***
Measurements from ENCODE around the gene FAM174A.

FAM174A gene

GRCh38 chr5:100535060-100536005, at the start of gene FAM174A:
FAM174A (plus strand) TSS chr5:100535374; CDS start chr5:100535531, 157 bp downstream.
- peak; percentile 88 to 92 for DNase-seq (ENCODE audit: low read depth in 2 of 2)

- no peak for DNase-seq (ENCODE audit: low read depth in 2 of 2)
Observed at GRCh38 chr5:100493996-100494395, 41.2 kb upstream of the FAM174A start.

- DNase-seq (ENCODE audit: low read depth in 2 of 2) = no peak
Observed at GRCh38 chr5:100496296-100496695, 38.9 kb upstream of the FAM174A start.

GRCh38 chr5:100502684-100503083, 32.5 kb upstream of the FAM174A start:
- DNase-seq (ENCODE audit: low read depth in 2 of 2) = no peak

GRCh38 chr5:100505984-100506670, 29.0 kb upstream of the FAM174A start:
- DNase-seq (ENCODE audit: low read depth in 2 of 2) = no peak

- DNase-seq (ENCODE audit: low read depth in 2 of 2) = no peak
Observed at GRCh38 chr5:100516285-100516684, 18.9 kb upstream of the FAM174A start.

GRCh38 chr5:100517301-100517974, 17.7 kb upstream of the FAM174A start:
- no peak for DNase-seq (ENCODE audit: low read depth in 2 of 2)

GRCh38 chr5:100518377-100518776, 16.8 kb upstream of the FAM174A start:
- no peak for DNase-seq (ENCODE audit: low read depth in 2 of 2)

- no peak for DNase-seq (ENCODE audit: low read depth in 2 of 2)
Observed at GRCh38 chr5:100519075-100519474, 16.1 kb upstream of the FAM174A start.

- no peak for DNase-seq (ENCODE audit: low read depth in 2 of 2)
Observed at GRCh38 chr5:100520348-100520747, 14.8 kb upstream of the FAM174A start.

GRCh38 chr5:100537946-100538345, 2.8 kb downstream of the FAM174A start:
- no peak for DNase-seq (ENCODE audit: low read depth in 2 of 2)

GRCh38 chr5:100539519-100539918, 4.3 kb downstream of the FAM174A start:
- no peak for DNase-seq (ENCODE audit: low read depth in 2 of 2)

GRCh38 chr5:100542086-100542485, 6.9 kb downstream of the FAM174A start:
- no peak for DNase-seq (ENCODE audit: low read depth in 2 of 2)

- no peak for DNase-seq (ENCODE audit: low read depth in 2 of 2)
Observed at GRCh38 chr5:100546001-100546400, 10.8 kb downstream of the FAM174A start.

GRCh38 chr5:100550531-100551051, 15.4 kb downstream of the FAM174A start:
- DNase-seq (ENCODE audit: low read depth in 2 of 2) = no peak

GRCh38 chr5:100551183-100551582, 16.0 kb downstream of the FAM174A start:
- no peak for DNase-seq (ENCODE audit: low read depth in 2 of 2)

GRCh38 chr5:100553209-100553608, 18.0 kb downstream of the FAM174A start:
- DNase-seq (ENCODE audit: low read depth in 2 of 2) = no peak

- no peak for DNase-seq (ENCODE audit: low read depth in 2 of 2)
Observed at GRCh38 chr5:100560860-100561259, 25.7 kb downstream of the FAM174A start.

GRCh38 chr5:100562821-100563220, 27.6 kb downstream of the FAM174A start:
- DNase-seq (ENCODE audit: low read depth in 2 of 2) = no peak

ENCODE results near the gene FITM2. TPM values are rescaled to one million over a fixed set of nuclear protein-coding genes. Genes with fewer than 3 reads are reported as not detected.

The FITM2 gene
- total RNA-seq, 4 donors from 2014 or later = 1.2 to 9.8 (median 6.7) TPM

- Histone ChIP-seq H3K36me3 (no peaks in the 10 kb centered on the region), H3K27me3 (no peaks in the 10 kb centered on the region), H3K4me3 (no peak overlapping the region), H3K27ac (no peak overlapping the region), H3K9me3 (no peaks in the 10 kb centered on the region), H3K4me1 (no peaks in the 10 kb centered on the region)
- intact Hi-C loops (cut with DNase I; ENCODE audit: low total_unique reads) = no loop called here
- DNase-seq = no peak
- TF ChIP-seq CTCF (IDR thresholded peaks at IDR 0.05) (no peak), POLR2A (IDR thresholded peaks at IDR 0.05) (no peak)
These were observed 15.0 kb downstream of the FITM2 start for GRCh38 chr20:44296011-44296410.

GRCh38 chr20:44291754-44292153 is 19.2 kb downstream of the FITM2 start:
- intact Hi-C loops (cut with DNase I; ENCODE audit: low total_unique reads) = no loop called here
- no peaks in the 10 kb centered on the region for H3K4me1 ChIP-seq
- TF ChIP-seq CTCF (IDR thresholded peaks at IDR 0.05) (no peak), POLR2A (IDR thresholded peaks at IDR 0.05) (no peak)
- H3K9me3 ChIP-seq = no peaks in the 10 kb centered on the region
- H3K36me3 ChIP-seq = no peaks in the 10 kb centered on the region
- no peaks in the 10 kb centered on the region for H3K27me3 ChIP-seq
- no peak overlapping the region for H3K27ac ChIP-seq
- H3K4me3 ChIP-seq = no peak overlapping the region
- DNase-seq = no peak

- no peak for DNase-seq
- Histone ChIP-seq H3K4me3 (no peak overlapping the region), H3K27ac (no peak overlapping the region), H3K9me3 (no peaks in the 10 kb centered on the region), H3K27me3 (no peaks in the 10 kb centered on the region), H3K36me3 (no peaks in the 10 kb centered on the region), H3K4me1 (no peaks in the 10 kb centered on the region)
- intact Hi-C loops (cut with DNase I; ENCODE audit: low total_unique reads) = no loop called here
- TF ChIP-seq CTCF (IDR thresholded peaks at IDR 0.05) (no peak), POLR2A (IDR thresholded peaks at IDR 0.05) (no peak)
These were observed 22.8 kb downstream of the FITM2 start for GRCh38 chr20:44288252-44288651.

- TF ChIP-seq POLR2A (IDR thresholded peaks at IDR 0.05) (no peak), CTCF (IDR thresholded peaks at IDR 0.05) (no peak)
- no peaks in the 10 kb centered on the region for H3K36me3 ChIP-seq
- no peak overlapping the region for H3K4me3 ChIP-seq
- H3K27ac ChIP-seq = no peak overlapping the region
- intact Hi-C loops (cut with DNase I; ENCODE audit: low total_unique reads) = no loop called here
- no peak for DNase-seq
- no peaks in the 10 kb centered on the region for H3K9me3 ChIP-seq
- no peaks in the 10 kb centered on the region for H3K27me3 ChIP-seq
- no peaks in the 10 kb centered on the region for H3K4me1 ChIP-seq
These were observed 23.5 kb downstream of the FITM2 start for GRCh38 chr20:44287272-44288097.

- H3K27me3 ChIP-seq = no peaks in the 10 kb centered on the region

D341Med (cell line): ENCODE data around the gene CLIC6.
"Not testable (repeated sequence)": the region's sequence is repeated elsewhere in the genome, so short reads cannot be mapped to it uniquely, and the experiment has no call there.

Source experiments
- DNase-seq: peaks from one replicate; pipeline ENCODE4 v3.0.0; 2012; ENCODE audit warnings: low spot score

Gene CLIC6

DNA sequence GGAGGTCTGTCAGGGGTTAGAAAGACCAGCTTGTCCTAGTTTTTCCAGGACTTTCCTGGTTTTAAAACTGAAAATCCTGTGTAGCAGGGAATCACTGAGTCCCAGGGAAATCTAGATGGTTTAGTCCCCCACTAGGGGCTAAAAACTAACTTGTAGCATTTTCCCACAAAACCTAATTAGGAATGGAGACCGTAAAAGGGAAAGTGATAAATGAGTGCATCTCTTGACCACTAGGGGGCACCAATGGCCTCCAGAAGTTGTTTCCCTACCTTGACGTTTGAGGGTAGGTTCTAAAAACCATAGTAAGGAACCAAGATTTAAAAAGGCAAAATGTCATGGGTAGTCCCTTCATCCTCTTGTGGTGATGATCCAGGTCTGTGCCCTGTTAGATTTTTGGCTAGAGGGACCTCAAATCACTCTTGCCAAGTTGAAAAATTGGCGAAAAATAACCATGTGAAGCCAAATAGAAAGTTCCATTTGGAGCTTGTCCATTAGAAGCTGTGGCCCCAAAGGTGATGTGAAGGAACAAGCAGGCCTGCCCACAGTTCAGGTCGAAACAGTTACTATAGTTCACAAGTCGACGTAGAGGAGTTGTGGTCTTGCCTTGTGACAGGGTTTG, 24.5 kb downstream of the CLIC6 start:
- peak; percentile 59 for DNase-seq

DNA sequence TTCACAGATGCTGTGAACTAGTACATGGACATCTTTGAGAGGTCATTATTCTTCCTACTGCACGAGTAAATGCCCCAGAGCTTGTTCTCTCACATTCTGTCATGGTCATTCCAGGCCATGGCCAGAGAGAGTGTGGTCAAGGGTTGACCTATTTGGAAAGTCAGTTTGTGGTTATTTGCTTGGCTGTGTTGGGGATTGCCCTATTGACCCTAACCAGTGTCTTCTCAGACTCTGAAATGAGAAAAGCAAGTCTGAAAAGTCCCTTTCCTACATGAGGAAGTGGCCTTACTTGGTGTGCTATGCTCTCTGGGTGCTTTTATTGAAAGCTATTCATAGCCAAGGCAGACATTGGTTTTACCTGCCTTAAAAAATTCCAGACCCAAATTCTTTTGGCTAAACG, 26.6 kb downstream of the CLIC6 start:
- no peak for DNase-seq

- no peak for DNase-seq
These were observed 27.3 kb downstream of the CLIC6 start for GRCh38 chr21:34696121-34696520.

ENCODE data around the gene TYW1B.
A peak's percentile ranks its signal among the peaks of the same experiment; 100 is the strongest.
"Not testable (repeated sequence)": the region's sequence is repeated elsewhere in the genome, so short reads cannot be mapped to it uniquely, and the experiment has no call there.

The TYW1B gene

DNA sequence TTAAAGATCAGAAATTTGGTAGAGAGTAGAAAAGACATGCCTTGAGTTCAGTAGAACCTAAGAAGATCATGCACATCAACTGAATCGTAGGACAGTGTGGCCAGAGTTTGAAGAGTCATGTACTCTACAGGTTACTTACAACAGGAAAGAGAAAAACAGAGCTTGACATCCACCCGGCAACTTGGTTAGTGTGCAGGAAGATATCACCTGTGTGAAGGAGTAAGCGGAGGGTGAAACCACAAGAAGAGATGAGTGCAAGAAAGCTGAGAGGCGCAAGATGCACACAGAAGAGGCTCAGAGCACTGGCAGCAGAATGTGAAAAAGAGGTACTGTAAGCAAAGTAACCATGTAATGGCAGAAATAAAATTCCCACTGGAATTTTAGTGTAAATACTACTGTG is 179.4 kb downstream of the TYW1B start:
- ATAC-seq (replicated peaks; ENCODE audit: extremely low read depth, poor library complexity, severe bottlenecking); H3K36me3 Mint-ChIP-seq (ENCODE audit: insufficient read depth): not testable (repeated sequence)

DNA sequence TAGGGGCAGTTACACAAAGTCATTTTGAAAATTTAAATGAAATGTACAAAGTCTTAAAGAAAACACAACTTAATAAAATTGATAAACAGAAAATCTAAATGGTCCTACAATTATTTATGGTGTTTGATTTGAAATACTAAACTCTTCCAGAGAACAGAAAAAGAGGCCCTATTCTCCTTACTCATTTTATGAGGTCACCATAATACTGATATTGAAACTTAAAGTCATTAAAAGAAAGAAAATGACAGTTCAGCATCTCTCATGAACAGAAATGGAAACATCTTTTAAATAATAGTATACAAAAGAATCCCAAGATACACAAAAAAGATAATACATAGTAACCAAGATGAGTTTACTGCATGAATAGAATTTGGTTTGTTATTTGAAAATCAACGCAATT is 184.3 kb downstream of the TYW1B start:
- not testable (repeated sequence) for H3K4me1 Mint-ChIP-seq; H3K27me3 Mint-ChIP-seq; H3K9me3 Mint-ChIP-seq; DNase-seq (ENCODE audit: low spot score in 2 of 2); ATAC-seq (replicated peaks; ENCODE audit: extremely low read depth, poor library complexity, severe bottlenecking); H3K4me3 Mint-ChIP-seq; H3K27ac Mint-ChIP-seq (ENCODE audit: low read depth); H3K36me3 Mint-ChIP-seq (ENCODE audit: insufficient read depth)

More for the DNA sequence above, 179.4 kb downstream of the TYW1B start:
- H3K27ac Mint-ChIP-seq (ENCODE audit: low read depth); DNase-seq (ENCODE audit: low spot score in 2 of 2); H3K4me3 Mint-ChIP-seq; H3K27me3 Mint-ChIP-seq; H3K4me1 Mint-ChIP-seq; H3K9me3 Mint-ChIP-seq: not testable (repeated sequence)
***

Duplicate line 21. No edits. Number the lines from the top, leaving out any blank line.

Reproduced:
Observed at GRCh38 chr5:100519075-100519474, 16.1 kb upstream of the FAM174A start.